Plan to build up to your 5k over 2-4 months based on your fitness level. Make time to run 3 days a week and give yourself 30-45 minutes to do so.   If you want to do more maybe add a 4th day where you take an active recovery day with a walk, yoga, or a bike ride.

2. Follow the schedule!
It sounds easy enough, but it's also easy to make excuses.  "It is raining out I think I'll skip today. I'm too busy. It's cold out."  Get in the habit of getting out there when you plan to. Sure, things come up and maybe you need to move a workout day. That's fine. Just move that day in the schedule and carry on. Training is a balance of workouts, rest days, and being consistent. Consistently getting out there will give you the best payout for your efforts.

What happens if you miss a training day or two? Just pickup the schedule and carry on! 

If you can't run a mile that's fine! I couldn't either. If I ran 1/8 of mile I was doubled over out of breath! Start slow. Walk when you need to.  The idea is to gradually build up to the distance. So run 1/8 mile and then walk a bit, then run, then walk. Maybe the next day or the day after that go a little farther before walking. Just keep on keeping on and before you know it you'll be running a mile without stopping. And then 2 miles. And 3.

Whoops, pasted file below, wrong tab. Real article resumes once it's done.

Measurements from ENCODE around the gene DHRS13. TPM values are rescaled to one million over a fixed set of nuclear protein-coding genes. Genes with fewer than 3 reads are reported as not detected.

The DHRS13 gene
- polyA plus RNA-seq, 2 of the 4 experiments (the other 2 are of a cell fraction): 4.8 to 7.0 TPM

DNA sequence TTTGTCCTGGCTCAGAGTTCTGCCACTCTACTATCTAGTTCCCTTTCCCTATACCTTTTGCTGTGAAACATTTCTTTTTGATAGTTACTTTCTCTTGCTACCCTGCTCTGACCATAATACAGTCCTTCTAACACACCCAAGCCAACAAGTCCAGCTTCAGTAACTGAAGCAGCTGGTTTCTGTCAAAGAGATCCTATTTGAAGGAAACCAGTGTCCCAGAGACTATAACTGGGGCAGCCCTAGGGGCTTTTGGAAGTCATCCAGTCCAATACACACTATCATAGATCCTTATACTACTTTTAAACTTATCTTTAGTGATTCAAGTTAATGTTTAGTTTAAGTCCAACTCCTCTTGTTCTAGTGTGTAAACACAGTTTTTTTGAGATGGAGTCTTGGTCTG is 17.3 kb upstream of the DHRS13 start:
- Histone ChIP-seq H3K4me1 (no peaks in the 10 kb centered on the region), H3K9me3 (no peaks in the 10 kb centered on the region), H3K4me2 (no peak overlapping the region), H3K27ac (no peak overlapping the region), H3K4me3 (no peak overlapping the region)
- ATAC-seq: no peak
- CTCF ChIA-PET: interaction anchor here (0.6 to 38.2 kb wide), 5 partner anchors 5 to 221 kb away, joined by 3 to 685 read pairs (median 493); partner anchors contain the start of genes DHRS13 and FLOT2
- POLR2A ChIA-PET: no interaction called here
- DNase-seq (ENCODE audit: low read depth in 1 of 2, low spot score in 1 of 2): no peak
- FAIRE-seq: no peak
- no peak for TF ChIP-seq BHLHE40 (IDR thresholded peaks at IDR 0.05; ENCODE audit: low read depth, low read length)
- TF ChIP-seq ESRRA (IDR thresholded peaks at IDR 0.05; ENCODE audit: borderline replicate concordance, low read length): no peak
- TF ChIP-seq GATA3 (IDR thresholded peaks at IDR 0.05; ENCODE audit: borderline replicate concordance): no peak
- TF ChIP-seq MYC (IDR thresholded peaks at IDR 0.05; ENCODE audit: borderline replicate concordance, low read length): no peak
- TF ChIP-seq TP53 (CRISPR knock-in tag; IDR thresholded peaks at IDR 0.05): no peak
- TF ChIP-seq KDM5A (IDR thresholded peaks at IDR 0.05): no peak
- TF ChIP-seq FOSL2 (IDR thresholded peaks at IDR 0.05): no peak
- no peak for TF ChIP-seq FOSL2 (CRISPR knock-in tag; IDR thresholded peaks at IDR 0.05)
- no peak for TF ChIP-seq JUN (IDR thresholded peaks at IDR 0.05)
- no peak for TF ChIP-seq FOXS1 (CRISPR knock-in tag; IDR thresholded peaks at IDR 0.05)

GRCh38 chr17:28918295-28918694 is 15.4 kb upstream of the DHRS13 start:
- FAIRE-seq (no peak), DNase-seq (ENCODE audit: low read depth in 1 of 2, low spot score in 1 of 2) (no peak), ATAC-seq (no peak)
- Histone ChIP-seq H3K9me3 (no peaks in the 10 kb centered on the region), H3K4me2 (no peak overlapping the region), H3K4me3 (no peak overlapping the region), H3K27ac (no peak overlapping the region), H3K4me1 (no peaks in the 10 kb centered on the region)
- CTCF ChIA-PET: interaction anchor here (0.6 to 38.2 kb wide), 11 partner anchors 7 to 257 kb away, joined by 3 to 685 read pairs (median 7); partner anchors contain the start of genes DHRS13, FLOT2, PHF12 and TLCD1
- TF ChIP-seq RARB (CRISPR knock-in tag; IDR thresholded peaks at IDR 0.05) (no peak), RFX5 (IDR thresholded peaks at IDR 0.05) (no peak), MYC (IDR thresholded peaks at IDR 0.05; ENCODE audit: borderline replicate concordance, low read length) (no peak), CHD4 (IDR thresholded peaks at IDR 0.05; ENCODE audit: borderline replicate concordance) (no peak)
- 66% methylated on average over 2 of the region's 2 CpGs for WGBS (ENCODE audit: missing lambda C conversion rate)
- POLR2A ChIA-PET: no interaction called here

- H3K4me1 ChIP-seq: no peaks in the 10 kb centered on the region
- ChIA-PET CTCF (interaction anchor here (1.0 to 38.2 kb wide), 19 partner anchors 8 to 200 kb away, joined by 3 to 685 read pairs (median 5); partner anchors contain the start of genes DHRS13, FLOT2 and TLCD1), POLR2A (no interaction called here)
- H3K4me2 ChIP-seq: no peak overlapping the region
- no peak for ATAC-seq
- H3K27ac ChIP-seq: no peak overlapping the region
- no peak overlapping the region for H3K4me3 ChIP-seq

I clearly remember going out for my walk/run one day. As I moseyed along I looked at my phone. I was using Map My Run at the time. And lo and behold the distance readout said 1 mile! I hadn't stopped to walk and I wasn't out of breath! When did this happen? It happened little by little by consistently getting out there and putting in the work.

Running is a great analog for many of life's challenges. Quite simply the more time you put into it  the more you get out of it!  And don't forget rest days are a necessary part of the training! 

3. Get ready for the Race!
You've put in the work and now race day is almost here! Take 2 days off before the race. Maybe take a walk or a bike ride. The night before pull out your race clothes. If you have already picked your race packet up affix your bib onto your shirt. If there is a chip timer put it on your shoe.

The morning of the race you will likely be excited and maybe a little forgetful. Having it all ready makes the morning easy! Don't eat a huge breakfast or try a new food out. Stick with what worked for you while training. I like to have a banana and a cup of coffee. Maybe a piece of toast or oatmeal.  Try to eat at least 2 hours before the race start time. You don't want a full belly trying to run!  Make sure to get to the race area at the time recommended. If you have not received your packet yet you'll need to be a little earlier. 

4. Run! Walk! Go claim victory over the 5k!
You have trained. You have prepared yourself. Now is the time to reap the reward of your efforts.  If you can't run the whole 5k no worries. Walk when you need to. And most importantly, DO NOT FORGET THIS: HAVE FUN!!! This is your day so enjoy it.

5. Have a banana! You've earned it

Race Etiquette